My Favorite Kind of Parents

I’ve had the honor, and I do mean honor, of sitting with more than a hundred(!) families and talking about their child. I’ve laughed with parents, cried with parents, strategized with parents, and offered reassurance. I’ve encouraged some to be more strict and instructed some to relax. I’ve explained their children to them, and they have explained them back to me. Those conversations were so intimate. Talking about the most precious thing in a parent’s world brings about a deep sense of vulnerability and in turn connection. I’ve never taken any of those conversations or relationships for granted.

Some of those parents, however, really stand out to me. The ones that I seemed to connect with the most were the ones who were just a little bit disconnected. In a good way. Here’s what I mean. They were able to stand just slightly outside of the circle that was their child’s life. They were not quick to defend their child’s “areas of opportunity.” They could handle watching their child be challenged, struggle, learn. They extended a hand in partnership. They acknowledged that I might know a few things too. They were humble. They could laugh at their child and occasionally roll their eyes. Their child was a treasured part of their world, but not the center of it. Their expectations were high but not unrealistic. They followed through with promises and with consequences.

These parents remain models for me, and in turn for us all. As we welcome this new year and we set our minds and hearts on what is ahead, we can carry their lessons with us. We can remember that there is power in stepping back. There is power in hearing things that are hard. There is power in having things to work on. There is power in balance and in partnership. There is power in putting our children at the heart of our world, but not having that world revolve around them. There is power in humility and in acknowledging there is room for growth. For them and for us.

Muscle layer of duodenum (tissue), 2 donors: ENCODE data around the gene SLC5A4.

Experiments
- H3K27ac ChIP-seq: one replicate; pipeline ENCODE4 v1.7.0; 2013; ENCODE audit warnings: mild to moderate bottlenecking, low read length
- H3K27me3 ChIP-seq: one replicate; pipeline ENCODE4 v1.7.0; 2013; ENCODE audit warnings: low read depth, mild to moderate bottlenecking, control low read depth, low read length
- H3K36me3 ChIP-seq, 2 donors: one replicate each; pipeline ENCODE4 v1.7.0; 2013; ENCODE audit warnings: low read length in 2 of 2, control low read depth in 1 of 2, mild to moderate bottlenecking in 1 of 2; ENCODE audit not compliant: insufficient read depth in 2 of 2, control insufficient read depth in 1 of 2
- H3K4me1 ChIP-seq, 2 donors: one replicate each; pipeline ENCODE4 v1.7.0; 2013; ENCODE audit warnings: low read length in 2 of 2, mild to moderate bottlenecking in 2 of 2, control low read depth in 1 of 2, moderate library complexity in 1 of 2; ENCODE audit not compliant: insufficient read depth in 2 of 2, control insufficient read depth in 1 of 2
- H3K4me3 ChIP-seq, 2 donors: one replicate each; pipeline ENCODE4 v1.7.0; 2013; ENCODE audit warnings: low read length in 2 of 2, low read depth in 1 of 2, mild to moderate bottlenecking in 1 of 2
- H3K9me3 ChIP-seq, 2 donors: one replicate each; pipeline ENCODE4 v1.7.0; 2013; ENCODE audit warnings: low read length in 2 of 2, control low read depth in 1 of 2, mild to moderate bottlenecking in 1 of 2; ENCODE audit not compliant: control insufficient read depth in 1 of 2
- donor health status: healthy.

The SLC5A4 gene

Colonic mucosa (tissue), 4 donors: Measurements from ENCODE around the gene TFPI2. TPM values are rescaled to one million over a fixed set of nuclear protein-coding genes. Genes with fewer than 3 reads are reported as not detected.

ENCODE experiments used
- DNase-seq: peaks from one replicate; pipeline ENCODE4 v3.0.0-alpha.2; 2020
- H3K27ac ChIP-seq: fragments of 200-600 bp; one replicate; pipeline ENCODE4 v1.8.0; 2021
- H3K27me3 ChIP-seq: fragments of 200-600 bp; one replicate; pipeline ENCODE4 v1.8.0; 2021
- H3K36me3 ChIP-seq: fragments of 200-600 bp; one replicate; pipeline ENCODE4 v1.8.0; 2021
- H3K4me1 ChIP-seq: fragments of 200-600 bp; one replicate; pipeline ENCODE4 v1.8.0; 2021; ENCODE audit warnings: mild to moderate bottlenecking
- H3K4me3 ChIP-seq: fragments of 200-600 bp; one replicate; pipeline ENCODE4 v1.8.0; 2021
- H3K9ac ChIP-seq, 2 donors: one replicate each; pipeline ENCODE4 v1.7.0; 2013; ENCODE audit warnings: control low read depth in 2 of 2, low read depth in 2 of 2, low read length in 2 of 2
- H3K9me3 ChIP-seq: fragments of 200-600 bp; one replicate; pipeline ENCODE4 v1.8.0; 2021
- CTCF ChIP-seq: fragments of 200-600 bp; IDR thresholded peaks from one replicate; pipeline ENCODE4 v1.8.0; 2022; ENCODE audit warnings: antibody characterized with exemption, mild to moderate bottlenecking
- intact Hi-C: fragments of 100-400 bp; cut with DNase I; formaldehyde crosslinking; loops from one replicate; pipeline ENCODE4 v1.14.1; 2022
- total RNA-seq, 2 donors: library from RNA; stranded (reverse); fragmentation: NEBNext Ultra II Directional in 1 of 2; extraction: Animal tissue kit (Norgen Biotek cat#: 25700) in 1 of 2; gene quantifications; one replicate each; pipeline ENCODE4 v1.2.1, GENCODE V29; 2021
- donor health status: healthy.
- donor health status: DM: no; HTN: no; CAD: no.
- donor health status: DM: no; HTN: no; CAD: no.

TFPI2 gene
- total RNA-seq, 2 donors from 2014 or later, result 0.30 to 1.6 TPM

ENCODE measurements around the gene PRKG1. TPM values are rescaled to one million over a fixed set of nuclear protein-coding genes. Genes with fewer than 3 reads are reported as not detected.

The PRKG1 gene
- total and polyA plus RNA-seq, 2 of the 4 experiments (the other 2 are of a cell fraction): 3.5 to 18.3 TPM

I think of these parents more than they realize, and I strive to be like them. They are wonderful examples of the art of parenthood, and all these years later, I am forever grateful that they crossed my path.

Find the joy,

Jessica

Jessica McCauley, M.Ed. is a parenting coach/consultant. She draws on her background as a Montessori educator and Child Life Specialist to help families navigate the challenges of the early childhood years. Contact Jessica at http://smallhandsbigsteps.com/contact/ for more information or to schedule a consultation.

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